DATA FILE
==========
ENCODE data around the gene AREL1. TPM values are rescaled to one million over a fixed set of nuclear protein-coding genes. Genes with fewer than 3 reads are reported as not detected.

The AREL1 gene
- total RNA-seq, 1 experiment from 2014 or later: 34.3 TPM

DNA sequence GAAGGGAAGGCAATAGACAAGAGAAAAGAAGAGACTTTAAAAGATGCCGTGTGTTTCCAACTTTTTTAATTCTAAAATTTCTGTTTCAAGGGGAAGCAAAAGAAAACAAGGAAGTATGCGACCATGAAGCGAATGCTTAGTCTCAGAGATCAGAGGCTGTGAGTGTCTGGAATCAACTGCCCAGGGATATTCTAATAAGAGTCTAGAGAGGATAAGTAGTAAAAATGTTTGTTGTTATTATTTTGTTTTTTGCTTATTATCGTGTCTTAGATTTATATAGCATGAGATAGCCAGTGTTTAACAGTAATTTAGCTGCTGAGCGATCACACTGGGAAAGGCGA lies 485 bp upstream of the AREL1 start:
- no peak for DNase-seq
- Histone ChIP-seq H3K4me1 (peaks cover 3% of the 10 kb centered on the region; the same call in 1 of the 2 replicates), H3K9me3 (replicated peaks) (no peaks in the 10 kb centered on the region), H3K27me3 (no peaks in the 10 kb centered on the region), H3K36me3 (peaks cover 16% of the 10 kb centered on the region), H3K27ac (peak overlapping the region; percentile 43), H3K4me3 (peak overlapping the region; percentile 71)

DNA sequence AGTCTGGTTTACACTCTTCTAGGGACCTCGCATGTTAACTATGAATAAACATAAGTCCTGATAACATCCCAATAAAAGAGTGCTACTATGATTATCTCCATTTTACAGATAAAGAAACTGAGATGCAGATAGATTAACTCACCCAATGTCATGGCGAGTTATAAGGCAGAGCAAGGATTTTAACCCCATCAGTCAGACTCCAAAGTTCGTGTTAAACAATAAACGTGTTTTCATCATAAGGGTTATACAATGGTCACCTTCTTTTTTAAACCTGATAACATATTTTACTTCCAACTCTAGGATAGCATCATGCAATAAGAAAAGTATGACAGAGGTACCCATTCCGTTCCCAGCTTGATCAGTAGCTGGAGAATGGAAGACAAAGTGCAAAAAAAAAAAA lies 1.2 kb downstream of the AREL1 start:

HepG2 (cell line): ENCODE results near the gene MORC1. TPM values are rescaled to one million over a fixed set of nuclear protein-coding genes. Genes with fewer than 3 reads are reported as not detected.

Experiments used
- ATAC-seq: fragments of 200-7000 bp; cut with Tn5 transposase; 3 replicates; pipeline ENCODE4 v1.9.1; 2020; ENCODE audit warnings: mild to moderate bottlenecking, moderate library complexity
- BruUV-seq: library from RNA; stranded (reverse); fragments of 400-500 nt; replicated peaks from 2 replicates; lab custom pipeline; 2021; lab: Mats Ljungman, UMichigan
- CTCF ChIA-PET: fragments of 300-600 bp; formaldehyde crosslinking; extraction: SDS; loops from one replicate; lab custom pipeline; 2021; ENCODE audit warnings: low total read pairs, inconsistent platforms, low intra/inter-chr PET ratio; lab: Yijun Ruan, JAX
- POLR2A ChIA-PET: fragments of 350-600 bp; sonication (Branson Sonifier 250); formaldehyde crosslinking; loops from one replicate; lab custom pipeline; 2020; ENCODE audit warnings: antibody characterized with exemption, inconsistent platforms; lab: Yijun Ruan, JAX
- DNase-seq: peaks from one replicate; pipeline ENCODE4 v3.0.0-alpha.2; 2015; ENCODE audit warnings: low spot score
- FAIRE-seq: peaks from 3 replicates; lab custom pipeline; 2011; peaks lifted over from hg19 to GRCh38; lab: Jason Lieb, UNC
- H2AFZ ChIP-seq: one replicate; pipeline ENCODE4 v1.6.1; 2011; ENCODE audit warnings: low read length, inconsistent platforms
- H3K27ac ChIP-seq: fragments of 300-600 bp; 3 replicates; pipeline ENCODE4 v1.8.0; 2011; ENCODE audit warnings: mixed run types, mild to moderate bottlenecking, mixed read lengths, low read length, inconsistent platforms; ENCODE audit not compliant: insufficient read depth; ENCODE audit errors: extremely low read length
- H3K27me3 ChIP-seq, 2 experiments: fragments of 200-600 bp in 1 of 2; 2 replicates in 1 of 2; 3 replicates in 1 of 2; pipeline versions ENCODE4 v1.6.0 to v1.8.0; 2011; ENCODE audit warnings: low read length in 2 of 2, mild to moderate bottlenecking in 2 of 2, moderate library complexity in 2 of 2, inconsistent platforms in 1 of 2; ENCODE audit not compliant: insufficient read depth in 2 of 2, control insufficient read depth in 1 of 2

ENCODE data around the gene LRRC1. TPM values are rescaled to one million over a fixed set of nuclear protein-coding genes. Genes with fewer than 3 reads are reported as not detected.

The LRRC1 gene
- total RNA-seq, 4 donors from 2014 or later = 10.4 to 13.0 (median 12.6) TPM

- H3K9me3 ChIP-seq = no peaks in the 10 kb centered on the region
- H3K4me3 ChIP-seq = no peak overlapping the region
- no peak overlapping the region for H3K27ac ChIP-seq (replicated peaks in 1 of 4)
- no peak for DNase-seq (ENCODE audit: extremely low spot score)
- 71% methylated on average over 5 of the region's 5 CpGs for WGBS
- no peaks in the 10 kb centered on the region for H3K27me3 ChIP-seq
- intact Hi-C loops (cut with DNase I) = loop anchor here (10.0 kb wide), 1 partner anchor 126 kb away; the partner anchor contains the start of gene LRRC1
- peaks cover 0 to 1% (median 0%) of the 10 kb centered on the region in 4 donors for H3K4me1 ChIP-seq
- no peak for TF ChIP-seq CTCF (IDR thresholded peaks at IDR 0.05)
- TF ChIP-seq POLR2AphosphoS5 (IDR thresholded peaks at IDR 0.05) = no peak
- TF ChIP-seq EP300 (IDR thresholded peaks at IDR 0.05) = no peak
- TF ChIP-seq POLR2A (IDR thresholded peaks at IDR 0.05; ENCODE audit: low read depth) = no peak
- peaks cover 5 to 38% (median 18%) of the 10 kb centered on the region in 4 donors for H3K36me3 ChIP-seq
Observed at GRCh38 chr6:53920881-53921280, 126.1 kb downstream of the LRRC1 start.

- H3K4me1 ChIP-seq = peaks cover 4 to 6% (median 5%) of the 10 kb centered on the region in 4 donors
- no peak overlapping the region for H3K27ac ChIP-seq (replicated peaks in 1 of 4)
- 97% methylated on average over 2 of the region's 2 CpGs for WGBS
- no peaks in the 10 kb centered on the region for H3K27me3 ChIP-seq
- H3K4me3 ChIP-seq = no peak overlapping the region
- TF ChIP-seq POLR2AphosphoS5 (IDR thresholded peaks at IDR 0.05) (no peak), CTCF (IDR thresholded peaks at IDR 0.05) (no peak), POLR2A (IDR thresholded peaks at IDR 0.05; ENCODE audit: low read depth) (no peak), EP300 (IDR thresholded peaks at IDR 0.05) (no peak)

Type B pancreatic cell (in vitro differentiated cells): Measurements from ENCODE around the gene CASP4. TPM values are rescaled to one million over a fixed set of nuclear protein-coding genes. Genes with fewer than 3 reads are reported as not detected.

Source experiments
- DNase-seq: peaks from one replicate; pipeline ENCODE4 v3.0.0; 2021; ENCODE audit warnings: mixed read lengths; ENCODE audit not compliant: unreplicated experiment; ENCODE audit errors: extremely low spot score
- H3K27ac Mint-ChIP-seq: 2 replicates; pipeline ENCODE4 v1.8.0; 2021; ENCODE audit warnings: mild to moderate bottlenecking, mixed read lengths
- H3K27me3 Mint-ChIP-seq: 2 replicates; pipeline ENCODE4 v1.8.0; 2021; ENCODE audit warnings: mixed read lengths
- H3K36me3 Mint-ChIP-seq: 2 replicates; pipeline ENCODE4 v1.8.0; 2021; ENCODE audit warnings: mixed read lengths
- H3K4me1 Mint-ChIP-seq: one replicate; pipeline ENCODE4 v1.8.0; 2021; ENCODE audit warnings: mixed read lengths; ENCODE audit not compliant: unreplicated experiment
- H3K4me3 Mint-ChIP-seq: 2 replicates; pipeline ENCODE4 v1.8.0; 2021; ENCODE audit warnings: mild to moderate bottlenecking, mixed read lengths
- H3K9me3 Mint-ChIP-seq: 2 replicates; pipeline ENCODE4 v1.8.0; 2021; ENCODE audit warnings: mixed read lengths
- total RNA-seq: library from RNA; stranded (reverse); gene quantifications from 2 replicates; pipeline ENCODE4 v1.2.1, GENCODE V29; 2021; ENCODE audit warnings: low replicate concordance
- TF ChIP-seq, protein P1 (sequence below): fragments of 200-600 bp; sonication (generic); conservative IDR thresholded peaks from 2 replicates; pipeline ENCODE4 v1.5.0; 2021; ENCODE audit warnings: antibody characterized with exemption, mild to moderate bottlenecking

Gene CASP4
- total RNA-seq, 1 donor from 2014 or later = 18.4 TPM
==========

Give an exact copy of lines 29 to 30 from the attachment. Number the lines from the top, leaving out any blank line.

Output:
- peaks cover 0 to 1% (median 0%) of the 10 kb centered on the region in 4 donors for H3K4me1 ChIP-seq
- no peak for TF ChIP-seq CTCF (IDR thresholded peaks at IDR 0.05)